Oil Prices Decline amid Weaker Chinese Demand

On Wednesday, oil prices went down amid slower demand growth in China and concerns about the volume of cuts in lending rates.

West Texas Intermediate crude oil futures for August delivery dropped by -0.04% to $71.16 per barrel on June 21. Likewise, Brent oil contracts fell by -0.09% to $75.83 per barrel.

Traders noted that crude supplies from Iran and Russia got higher in recent weeks, another bearish market factor.

According to experts, energy traders are witnessing weakness in oil on disappointing efforts. They added that dealers need to see a more robust economic rebound in the Asian country for an improved outlook.

Also, they mentioned that its crude demand would lessen since substantial interest in electric vehicles negatively affects fuel use.

Furthermore, lower rates were after the Chinese economic data that showed its retail and factory sectors. It showed the sectors’ struggles in maintaining momentum from the start of the year.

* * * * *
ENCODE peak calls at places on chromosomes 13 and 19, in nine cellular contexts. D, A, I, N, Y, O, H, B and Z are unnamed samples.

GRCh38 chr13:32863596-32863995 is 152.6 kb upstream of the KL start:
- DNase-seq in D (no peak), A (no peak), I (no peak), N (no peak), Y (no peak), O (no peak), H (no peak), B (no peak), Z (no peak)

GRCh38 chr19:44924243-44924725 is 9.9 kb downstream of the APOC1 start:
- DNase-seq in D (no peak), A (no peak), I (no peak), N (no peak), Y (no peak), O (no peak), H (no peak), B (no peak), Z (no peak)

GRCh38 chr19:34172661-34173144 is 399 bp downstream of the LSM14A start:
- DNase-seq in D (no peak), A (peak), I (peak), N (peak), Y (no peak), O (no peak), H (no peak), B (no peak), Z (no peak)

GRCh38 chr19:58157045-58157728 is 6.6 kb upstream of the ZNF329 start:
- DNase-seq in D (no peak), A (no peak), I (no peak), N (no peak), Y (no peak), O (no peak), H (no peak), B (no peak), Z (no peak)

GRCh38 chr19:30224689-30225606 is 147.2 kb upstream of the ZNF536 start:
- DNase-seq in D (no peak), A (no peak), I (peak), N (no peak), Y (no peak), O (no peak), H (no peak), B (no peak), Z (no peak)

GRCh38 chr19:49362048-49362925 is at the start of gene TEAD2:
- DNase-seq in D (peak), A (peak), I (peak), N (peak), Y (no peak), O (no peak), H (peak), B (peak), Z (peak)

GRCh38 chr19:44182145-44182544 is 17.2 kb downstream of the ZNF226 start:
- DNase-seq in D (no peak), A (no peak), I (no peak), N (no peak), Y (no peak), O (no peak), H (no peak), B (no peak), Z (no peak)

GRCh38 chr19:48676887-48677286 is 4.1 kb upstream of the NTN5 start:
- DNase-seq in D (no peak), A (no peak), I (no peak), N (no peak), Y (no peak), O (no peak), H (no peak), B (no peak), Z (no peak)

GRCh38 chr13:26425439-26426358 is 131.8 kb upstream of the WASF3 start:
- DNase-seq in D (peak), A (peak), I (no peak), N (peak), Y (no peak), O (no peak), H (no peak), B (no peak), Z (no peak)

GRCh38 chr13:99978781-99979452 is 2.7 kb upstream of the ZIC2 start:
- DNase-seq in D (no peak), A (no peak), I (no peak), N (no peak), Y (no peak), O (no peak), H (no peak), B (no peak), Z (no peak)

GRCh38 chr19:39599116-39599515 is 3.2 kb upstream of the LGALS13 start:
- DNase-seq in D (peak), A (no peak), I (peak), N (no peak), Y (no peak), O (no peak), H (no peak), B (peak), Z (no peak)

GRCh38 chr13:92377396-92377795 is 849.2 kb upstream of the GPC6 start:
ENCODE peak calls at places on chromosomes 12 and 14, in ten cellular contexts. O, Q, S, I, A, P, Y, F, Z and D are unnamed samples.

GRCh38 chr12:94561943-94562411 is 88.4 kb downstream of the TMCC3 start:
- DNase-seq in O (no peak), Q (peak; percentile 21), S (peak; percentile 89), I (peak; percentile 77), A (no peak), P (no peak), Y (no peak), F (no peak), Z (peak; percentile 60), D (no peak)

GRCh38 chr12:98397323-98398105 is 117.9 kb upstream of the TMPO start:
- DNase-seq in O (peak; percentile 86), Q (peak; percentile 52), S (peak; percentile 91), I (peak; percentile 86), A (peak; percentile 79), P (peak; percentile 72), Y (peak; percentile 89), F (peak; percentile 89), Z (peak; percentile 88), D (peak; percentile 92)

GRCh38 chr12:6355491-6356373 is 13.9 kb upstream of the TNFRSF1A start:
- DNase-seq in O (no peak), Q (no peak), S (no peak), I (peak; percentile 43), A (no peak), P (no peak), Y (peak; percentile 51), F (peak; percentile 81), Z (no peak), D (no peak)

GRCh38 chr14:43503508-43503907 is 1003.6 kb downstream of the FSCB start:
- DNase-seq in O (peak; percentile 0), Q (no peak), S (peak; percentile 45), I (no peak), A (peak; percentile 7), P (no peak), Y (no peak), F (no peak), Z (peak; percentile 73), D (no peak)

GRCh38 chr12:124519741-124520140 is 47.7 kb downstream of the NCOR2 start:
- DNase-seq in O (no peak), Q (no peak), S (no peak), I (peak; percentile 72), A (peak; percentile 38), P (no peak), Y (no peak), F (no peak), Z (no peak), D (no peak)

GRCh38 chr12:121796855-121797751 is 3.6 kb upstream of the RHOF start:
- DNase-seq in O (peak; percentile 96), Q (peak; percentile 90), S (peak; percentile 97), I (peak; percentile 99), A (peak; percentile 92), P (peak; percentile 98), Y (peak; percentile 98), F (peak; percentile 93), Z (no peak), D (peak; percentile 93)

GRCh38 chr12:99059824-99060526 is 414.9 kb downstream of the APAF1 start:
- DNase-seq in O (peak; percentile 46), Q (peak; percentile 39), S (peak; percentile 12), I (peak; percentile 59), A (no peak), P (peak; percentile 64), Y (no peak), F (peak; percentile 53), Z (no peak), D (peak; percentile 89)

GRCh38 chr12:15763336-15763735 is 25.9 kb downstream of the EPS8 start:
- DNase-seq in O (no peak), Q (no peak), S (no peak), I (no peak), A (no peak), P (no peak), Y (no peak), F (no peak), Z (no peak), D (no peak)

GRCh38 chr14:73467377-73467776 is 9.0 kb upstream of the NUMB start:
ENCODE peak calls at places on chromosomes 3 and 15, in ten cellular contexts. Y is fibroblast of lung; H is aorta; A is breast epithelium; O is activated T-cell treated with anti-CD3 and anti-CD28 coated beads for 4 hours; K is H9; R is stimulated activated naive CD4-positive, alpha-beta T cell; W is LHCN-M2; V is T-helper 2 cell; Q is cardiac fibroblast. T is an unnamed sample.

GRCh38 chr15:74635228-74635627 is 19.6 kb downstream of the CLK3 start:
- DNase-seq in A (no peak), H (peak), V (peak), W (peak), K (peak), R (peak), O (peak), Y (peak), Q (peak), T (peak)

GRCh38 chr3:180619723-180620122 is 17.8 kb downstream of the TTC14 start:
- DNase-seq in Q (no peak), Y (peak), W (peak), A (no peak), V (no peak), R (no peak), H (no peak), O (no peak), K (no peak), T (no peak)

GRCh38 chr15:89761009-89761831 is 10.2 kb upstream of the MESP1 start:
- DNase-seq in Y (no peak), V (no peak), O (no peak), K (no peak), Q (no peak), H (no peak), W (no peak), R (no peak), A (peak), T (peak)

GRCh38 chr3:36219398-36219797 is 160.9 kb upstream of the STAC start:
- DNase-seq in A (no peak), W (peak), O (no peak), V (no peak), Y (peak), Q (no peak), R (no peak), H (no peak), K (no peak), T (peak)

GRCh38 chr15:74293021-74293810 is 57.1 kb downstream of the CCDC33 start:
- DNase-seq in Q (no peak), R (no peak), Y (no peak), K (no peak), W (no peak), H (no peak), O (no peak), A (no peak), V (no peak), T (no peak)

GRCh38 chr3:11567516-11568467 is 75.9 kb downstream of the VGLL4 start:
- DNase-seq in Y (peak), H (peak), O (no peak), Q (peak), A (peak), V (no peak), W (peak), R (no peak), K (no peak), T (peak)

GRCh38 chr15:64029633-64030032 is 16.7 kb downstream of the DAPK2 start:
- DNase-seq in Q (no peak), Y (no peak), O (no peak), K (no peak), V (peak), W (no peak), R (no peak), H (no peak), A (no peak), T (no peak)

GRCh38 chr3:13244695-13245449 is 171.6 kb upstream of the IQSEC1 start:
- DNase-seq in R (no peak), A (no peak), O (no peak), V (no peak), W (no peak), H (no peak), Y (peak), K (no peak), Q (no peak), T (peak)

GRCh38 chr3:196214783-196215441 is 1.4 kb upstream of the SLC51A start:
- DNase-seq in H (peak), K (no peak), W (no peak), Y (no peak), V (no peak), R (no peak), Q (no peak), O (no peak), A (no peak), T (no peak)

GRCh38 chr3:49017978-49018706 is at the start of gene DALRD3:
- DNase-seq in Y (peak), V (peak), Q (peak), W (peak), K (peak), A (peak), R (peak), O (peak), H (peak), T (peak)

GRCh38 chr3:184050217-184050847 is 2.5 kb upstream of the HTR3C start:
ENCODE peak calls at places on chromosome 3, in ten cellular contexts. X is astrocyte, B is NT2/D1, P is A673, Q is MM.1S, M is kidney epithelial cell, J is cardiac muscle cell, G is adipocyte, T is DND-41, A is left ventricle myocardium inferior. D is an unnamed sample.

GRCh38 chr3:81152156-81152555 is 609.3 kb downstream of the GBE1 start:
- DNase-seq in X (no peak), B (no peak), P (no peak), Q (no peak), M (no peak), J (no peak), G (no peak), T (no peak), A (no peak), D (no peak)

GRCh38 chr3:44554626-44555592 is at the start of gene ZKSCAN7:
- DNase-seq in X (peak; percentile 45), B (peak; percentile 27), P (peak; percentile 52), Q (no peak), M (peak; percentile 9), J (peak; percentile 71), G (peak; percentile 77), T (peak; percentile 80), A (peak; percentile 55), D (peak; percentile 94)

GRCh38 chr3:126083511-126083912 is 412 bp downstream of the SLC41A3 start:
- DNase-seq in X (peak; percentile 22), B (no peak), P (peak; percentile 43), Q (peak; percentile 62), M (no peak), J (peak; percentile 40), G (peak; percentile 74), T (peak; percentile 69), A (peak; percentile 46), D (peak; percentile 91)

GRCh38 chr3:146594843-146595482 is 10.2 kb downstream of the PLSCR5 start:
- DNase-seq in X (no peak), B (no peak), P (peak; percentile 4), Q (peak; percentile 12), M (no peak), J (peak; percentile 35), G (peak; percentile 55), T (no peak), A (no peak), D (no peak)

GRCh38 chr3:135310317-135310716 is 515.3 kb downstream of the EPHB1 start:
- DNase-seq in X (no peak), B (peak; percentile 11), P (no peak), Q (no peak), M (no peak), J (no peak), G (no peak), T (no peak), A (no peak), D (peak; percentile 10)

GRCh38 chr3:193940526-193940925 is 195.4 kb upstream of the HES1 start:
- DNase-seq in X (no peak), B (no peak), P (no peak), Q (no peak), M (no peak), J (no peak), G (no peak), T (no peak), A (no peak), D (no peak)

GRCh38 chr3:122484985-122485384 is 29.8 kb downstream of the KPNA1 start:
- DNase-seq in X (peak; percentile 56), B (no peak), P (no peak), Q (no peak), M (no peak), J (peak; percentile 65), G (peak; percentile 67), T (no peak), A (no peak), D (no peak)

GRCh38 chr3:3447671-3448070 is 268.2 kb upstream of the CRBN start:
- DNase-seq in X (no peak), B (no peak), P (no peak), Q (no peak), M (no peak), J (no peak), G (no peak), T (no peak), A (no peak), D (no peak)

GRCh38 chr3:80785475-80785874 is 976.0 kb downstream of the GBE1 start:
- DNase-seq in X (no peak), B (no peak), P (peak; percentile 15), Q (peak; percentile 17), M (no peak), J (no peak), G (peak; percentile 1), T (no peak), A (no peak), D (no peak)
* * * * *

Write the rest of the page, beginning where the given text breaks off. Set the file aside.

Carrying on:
Beijing’s oil imports dropped in May after experiencing a decade high in April. On the other hand, the price drop for the commodity would be limited due to expectations for demand growth.

Additionally, usage in China and India is anticipated to grow in the following months despite the low demand forecast. Besides, the rising aviation sector in India can help boost demand.

Chinese Economic Data Lowers Oil

Economic uncertainty in China offset the effects of output cuts reported by OPEC+ and allies. Benchmark cuts clouded the demand and growth guidance of the crude oil importer.

Many large banks have slashed their 2023 Chinese gross domestic product growth forecasts. This is after May data reported the post-COVID recovery was fading.

The Asian nation was expected to cut loan rates in June after a decrease in medium-term policy loans. It was an effort to fortify a shaky recovery in its economy.

Moreover, higher exports in Iran put pressure on oil prices. Despite US sanctions, its crude exports and output reached high records in 2023. According to experts, it added to global supply as other producers were declining outputs.

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